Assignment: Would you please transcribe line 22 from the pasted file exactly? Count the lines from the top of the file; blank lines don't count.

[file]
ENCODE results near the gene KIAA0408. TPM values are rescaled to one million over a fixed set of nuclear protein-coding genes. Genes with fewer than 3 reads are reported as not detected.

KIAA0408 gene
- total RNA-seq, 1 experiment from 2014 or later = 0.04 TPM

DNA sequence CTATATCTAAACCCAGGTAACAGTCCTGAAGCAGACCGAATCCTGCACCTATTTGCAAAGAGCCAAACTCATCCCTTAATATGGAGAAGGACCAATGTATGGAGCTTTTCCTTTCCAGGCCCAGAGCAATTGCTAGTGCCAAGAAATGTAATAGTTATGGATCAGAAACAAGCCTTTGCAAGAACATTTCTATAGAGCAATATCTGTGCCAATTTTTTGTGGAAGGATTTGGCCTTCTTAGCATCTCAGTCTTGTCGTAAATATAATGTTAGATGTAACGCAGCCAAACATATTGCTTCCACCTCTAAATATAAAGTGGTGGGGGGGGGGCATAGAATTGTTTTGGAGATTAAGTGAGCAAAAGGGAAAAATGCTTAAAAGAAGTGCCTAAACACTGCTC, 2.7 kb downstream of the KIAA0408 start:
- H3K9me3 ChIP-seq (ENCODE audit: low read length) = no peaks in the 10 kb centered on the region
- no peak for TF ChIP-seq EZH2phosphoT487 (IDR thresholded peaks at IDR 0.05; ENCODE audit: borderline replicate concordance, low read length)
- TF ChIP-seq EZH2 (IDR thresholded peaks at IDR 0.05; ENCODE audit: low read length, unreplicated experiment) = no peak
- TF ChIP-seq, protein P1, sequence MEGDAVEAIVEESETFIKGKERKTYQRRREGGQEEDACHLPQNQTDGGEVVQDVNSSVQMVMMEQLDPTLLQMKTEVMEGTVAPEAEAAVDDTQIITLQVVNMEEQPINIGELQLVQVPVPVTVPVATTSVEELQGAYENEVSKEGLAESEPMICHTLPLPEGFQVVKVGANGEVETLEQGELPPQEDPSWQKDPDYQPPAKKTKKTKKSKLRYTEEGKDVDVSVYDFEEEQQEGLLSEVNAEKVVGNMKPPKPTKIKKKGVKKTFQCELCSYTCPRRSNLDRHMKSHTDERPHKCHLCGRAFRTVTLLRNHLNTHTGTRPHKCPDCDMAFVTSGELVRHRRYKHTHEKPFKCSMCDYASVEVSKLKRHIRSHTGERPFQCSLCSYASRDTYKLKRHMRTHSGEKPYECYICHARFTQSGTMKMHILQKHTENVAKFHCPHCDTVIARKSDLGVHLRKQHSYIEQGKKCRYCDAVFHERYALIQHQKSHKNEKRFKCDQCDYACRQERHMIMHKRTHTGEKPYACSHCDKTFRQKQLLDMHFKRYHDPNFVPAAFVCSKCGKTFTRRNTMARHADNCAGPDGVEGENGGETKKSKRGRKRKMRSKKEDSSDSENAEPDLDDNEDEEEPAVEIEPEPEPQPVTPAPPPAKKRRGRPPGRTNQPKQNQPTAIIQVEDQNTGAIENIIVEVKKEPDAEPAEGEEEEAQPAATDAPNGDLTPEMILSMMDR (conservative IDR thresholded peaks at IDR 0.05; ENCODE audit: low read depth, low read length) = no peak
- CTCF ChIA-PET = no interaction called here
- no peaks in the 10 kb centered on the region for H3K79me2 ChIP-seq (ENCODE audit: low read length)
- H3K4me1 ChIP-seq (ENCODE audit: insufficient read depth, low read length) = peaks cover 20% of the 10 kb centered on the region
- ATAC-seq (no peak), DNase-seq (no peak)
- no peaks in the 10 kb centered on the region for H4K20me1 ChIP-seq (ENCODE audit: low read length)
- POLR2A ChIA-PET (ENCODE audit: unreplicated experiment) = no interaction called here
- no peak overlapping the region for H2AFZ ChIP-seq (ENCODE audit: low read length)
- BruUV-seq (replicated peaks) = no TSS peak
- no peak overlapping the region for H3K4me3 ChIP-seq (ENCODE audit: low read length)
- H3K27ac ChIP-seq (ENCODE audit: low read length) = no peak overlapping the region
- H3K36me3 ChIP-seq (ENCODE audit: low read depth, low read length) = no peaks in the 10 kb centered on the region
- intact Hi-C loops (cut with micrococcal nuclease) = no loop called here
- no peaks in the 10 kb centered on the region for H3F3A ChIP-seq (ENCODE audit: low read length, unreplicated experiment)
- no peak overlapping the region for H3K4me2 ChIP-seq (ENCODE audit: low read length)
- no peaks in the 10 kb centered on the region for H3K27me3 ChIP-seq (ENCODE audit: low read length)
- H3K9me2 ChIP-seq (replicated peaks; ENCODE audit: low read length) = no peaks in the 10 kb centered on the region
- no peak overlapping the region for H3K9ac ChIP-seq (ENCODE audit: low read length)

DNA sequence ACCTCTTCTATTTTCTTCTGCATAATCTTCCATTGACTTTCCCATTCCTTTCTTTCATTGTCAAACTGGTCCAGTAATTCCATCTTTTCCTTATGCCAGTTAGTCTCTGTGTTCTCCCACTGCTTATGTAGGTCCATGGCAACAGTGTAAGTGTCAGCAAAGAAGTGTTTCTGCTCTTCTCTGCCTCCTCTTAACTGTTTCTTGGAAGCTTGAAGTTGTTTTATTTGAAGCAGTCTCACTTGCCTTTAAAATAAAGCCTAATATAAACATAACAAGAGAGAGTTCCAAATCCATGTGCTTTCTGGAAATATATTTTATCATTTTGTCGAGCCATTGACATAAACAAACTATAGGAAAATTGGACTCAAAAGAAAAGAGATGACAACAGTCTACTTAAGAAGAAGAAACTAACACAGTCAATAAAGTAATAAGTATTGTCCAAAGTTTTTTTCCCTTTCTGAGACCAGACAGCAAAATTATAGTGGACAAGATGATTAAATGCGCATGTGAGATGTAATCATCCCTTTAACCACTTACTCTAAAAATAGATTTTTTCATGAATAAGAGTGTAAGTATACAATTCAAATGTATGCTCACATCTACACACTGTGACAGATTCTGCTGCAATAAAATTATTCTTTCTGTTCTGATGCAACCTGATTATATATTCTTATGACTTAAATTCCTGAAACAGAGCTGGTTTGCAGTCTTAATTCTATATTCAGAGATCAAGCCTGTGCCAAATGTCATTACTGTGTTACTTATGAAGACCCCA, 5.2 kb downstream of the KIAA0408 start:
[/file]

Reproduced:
- no peak overlapping the region for H3K4me2 ChIP-seq (ENCODE audit: low read length)